Crude oil ticks higher, stabilizing after two days of steep declines, although weaker demand forecasts weigh on prices: U.S. WTI +0.6% at $71.39/bbl, Brent +0.1% at $80.33/bbl.
Both benchmarks, which remain poised for their first weekly decline in five weeks, plunged ~3% yesterday, and Brent briefly dropped below $80.
OPEC's monthly market report yesterday showed a rise in OPEC and Russian crude production in September, more than making up for reduced Iranian output ahead of U.S. sanctions, and cut its global oil demand growth forecast for this year and next, for the third month in a row.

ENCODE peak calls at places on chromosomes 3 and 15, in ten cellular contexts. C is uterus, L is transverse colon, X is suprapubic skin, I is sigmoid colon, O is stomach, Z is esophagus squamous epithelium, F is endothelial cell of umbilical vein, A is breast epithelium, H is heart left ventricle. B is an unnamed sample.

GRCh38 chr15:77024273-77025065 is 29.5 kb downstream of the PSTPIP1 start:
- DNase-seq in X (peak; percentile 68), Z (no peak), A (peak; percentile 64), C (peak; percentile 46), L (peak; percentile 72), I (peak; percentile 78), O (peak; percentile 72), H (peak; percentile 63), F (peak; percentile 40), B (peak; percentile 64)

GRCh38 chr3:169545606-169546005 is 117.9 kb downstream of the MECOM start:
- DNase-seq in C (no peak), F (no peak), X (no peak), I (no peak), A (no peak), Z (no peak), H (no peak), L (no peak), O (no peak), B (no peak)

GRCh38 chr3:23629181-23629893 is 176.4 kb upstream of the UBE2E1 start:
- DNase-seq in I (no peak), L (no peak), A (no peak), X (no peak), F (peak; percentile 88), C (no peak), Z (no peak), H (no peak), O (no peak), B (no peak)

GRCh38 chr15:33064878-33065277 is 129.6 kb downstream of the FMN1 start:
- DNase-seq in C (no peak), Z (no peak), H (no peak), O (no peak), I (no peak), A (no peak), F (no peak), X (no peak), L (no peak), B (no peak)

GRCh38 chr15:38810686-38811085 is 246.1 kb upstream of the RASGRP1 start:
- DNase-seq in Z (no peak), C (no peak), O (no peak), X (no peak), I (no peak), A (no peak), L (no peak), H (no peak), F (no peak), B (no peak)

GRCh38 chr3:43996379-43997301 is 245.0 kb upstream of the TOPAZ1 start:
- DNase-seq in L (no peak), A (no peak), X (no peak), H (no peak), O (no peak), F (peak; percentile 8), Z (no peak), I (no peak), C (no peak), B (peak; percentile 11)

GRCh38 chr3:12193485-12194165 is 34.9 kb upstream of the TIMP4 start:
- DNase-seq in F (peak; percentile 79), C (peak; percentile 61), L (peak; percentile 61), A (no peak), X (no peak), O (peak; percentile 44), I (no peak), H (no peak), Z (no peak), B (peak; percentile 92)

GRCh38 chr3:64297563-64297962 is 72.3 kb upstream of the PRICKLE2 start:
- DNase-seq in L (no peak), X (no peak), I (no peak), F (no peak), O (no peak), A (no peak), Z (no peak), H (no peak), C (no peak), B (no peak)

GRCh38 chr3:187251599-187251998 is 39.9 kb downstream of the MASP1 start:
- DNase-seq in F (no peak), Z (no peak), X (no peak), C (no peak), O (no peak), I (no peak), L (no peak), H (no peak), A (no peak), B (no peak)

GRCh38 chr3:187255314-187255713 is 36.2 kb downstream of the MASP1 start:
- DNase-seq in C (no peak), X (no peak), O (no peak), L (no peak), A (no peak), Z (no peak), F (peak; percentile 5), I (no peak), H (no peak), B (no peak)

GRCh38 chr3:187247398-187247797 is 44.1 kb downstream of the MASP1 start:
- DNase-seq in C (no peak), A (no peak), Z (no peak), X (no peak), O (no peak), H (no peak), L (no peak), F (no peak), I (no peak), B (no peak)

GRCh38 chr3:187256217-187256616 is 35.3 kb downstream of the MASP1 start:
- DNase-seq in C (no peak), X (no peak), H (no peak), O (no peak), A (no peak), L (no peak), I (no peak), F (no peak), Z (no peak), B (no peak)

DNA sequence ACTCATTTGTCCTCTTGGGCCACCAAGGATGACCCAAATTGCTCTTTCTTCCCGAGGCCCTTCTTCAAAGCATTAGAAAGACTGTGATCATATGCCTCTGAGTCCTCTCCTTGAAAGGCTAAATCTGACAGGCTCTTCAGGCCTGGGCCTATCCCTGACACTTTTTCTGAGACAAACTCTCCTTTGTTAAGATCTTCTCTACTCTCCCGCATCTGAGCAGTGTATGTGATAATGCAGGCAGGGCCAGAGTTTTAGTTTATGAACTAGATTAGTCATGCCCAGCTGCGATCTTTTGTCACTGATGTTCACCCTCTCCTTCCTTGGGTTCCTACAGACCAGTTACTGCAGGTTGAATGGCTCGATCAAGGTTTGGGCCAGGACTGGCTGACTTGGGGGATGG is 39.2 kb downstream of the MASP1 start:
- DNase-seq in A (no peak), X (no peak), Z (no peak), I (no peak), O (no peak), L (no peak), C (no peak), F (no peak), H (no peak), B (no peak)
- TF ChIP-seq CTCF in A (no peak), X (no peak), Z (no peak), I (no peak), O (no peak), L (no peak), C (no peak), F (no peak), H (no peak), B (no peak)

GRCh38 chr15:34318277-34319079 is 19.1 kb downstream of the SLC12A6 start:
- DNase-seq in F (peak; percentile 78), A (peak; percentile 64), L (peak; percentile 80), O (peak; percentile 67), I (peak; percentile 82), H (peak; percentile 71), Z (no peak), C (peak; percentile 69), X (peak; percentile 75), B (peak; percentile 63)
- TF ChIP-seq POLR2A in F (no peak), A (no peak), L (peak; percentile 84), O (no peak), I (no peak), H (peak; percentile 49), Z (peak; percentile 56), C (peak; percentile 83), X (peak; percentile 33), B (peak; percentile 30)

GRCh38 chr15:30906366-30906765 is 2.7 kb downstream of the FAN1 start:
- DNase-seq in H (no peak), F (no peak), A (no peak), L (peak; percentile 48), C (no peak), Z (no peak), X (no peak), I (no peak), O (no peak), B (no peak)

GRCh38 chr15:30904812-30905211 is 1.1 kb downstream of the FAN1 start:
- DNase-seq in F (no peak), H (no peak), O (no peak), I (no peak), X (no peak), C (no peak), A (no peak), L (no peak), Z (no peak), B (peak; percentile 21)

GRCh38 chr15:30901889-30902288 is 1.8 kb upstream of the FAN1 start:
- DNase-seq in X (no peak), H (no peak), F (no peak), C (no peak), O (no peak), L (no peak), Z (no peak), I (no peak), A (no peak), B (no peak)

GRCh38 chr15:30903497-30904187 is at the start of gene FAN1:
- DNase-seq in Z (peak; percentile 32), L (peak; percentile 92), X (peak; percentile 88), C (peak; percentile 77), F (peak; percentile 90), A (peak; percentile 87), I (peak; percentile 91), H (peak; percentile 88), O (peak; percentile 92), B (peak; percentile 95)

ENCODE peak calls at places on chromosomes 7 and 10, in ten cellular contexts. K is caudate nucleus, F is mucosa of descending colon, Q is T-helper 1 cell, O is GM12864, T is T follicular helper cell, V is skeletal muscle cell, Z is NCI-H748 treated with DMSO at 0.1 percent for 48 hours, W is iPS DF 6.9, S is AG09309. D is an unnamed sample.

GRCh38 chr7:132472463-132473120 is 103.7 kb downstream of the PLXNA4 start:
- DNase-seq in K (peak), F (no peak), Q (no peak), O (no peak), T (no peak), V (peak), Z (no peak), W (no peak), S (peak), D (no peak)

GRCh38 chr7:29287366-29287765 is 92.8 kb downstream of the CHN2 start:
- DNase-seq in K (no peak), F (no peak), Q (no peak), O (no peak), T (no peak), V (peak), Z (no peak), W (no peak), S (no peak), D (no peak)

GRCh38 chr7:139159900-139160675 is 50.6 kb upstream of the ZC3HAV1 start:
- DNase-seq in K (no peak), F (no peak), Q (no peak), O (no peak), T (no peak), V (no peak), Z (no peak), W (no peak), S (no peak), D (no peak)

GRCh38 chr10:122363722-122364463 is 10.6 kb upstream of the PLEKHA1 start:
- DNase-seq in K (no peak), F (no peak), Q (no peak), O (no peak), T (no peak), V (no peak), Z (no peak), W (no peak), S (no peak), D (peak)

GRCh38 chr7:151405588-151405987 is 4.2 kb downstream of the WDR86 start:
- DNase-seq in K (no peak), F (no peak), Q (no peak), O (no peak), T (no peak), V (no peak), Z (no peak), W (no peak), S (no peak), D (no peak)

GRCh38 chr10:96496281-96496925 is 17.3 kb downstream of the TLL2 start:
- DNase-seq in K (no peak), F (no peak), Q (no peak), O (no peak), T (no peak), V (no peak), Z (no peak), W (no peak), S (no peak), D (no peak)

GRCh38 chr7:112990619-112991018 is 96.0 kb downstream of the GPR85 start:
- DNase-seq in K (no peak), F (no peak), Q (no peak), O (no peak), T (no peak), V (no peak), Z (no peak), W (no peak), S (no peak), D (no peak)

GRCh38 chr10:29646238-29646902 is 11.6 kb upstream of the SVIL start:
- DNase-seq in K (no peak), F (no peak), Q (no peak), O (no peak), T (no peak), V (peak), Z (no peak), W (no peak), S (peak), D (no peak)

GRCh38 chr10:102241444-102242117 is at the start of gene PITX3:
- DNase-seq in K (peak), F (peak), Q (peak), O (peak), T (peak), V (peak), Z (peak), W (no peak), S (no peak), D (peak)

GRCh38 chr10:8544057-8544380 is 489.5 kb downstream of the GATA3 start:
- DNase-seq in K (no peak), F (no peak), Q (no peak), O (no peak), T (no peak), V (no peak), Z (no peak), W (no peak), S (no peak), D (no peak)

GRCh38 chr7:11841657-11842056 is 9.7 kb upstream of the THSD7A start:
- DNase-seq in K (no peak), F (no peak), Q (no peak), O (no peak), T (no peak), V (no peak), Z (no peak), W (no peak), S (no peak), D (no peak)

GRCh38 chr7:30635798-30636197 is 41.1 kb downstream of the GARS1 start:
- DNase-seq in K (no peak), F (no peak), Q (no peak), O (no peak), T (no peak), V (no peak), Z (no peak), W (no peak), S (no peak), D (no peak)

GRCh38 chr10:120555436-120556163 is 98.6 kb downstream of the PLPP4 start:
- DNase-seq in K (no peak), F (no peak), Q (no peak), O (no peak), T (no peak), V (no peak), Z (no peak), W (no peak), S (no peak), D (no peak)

This morning, the International Energy Agency shared that view, saying global oil demand will grow more slowly than initially expected in 2018 and 2019, citing "a weaker economic outlook, trade concerns, higher oil prices and a revision to Chinese data."
"The bearish alarm bells are ringing for next year's oil balance as market players brace for the return of a supply surplus," says Stephen Brennock of oil broker PVM.